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Uber may have left Southeast Asia but its APAC HQ remains in Singapore

Uber exited Southeast Asia last year after it sold its local business to Grab but it continues to remain in Singapore, where it has now opened a new regional HQ for Asia Pacific and is hiring for staff.

The company — which is headed for IPO imminently — won’t be restarting its service, however, which puts it in a rather interesting position in Singapore.

The writing has been on the wall for some time, though. TechCrunch reported last August that Uber was on a hiring spree in Singapore, and now that has come to fruition with the opening with a new 2,000 sq meter office near the Central Business District in Singapore. That’ll function as the management center for the nine markets that Uber operates in across Asia Pacific, which include Japan, Korea and Australia. India, Uber’s second largest market, is managed separately to the rest of the continent.

Uber’s Southeast Asia sale — which saw it take a tactical 27.5 percent stake in its Singapore-based rival — gave Grab first refusal on a lot of Uber’s operational talent, but most of Uber’s core management team remained with the company in Singapore. For example, Brooks Entwistle, who was hired as chief business officer for Asia Pacific in 2017, remains stationed there as Uber’s international chief business officer.

Big day for ⁦@Uber⁩ in Asia as we open our new APAC HQ in Singapore. Our awesome team is growing as we deepen our commitment to this city-state and its outstanding tech talent and focus. We are hiring! #Uber #UberEATS #JUMP #Onward #Asia #Singapore https://t.co/BOnOn2GblE

— Brooks Entwistle (@BrooksEntwistle) April 2, 2019

Straits Times reports that Uber’s Singapore headcount is at least 165 with some 17 vacancies open right now. As we reported last year, the company was aiming to hire at least 75 roles to take its Singapore-based team to over “well over” 100 — it seems that it did that and then some.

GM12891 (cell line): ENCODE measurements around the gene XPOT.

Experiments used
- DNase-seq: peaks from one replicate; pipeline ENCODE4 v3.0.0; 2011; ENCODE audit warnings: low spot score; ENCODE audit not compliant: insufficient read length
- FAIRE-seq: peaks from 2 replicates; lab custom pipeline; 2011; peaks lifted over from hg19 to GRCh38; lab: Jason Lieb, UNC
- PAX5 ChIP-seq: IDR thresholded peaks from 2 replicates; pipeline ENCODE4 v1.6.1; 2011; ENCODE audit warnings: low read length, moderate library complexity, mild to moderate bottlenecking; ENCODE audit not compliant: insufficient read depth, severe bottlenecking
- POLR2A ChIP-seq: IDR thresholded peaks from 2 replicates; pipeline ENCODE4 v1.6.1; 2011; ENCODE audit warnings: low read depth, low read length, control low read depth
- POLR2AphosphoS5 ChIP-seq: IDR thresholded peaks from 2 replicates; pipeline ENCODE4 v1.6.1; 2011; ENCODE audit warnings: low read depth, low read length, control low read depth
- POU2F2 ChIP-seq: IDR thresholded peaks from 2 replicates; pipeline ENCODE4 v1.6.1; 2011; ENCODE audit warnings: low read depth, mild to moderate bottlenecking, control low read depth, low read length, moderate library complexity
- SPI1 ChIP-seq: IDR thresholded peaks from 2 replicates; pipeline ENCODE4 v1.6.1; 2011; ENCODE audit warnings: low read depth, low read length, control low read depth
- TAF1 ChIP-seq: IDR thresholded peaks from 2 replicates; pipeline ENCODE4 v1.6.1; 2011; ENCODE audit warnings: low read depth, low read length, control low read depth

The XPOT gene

Grab launches SME loans and micro-insurance in Southeast Asia

In its latest move beyond ride-hailing, Southeast Asia’s Grab has started to offer financing to SMEs and micro-insurance to its drivers.

The launch comes just weeks after Grab raised $1.5 billion from the Vision Fund as part of a larger $5 billion Series H funding round that’ll be used to battle rival Go-Jek, which is vying with Grab to become the top on-demand app for Southeast Asia’s 600 million-plus consumers.

Grab acquired Uber’s Southeast Asia business in 2018 and it has spent the past year or so pushing a ‘super app’ strategy. That’s essentially an effort to become a daily app for Southeast Asia and, beyond rides, it entails food delivery, payments and other services on demand. Financial services are also a significant chunk of that focus, and now Grab is switching on loans and micro-insurance for the first time.

Initially, the first market is Singapore, but the plan is to expand to Southeast Asia’s five other major markets, Reuben Lai,  who is senior managing director and co-head of Grab Financial, told TechCrunch on the sidelines of the Money20/20 conference in Singapore. Lai declined to provide a timeframe for the expansion.

The company announced its launch into financial services last year and that, Lai confirmed, was a purely offline effort. Now the new financial products announced today will be available from within the Grab app itself.

Grab is also planning to develop a ‘marketplace’ of financial products that will allow other financial organizations to promote services to its 130 million registered users. Grab doesn’t provide figures for its active user base.

Grab announced a platform play last summer that allows selected partners to develop services that sit within its app. Some services have included grocery delivers from Happy Fresh, video streaming service Hooq, and health services from China’s Ping An.

Uber suspends its service in the Philippines following ban over unregistered drivers

 Uber has suspended its services in Philippines after the national regulator banned it from operating for one month. The country’s Land Transportation Franchising and Regulatory Board (LTFRB) ordered a cease and desist against the U.S. ride-hailing firm on Monday over its apparent flouting of a ban on new drivers. The company initially lodged an appeal and continued with its service,… Read More

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U.S. Department of Justice is reportedly investigating Uber’s controversial ‘Greyball’ program

 It looks like there’s more trouble round the corner for Uber. Reuters is reporting that the U.S. Department of Justice has opened a criminal investigation into the company’s controversial “greyball program” which helped it sidestep law enforcement officials and regulators. The existence of the program was made public in early March following an explosive report from The… Read More

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